It's a little disconcerting to see a notice like this at the start of a walk. But, armed with our bear spray and singing heartedly, we kept them at bay. If indeed they were there: we like to think they were but our precautions proved effective.
A bird with a mighty fine song, punching far above its weight for the volume it produced. But what is it?
A little bit of post-editing and some Photoshop enhancement and we come up with an answer. It's a male Varied Thrush.
An Alaska Railroad train making its way towards Fairbanks. The whistle on these is just like the sound you heard in the old cowboy films. Every time it blew, we were expecting Casey Jones to be waving at us. But he never did, of course, because he wasn't real.
Wood Avens. Scattered here and there beneath the trees. I can't think of a flower with fewer leaves.

Tuesday, 24 May 2016

Alaskan Journal Part 7

One of the main reasons for us travelling to Denali was to see the local wildlife in its natural setting. As access to the main areas of the park is strictly controlled and allowed only on permitted transport, the best way we could do this was to take one of the tours on offer. We opted for a 7 hour excursion called the Tundra Wilderness Tour which started just before 3 pm, the idea being that the evening was one of the best times to see whatever may be out there. This is a time when the long days this far north are an advantage - sun rise is around 4.30 am and sunset around 11.30 pm. We had a very informative and engaging guide/driver and a group of fellow travellers who gelled well for the duration.
 
Was it worth it? Definitely yes. We saw all of the things on our mental lists and went away happy bunnies. And the day ended with a somewhat bizarre and disorganised meal at a local hotel restaurant. When the food came one of us had a good plate, the other so-so after a wrong order boomeranged back and forth a couple of times.

A fairly typical landscape as we made our way into the park. These wide river beds were not caused by snowmelt torrents but by many cycles of freezing and thawing. The thick layers of ice that result from this scour the beds and throw up the gravel. Apparently these beds act as good corridors for the wildlife to move around.
OK, just a raven but what black plumage.
A male Willow Ptarmigan in its winter plumage. Give it a few more weeks and the white feathers will have moulted and the bird will be relatively dowdy with a brownish coat.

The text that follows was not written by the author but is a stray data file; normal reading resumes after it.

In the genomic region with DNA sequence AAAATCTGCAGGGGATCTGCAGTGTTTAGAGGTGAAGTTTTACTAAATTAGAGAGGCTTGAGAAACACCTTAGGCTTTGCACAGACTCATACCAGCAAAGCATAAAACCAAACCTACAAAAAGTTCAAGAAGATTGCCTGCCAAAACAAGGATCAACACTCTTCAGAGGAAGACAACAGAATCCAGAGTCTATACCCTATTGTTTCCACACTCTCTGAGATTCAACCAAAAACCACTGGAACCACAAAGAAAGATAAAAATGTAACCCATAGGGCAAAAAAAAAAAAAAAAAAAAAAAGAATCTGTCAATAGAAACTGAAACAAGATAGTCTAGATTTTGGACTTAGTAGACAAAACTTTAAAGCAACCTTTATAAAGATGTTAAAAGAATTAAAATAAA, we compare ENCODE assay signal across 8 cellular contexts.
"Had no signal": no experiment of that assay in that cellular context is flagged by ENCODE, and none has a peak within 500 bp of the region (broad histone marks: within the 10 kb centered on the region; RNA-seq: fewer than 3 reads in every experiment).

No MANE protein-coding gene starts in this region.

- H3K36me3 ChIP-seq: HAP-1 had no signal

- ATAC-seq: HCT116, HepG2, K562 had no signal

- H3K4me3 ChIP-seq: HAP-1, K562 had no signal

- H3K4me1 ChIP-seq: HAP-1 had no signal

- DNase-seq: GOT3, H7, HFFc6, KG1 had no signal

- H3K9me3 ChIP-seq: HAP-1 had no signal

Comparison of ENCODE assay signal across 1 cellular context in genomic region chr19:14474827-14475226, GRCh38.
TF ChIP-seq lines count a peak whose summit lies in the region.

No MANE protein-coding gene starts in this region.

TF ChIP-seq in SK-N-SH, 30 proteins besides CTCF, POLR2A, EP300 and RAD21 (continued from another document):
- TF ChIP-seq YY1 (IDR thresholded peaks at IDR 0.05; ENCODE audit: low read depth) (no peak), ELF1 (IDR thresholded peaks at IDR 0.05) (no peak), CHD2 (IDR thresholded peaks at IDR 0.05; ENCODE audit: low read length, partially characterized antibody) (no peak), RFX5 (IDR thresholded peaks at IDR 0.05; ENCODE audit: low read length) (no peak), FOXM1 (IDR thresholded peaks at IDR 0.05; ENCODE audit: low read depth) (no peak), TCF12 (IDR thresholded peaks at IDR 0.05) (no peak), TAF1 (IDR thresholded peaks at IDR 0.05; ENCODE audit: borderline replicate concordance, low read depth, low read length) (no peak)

As well as having white plumage, another winter adaptation the Willow Ptarmigan have are 'feather feet'. The extra area these produce makes it easier for the birds to hop across the snow as they search for food. These feathers will also be lost fairly soon.

Not our bus but another heading back. Some of the terrain was not good for anyone suffering from vertigo. Vertiginous was certainly the right word for describing some of the drops from the side of the narrow single track road.
Dall Sheep. Normally seen as little white dots on the hillside, we were lucky enough to have a good close up encounter with a flock. The overhunting to near extinction of these was one of the main reasons for the founding of the park as a nature preserve almost 100 years ago.
And talking of little white dots. This little white dot by the river is a blonde grizzly bear. Those with binoculars could make out a couple of cubs with this one.
And that brown dot laying on the river bed in the distance?
That's a brown grizzly bear. Our guide told us that this one had been around here for a while, guarding its cached moose body that it had killed recently. That's what they do, apparently, kill something and then secure the body of their prey as they gradually eat their way through it.
After all those bears in the distance and at the limit of my zoom lens, we get one ambling up the road in front of us. Without a care in the world, it made its way slowly for about half a mile before wandering off into the brush. One word to describe its gait? Sashay, that's the one. Swaying from side to side in an unhurried manner. The rule of the road here is 'bears take priority'. No overtaking when you come across one. Just wait for it to do whatever it wants to do and if it takes time, just be patient.
The highest point on our route was Polychrome Pass at just under 4000'. The various colours in the rocks give a clue as to its name.
 
In amongst some scrub willow were four or five male caribou lying down and having a munch. Look closely and you can see the down on their antlers which are in their rapid growth phase
A bull moose in the distance. We saw a reasonably sized group of these munching on willow trees. The female moose were too busy having babies to join in the feast. The birthing of moose seems to be well synchronised with many females producing in a short space of time. Apparently this is a survival tactic: too many moose calves for the grizzly bears to pick off. 
More of the spectacular scenery that surrounded us for the entirety of our trip. As far as the park management can achieve, it's in pristine condition.
Long may it remain that way.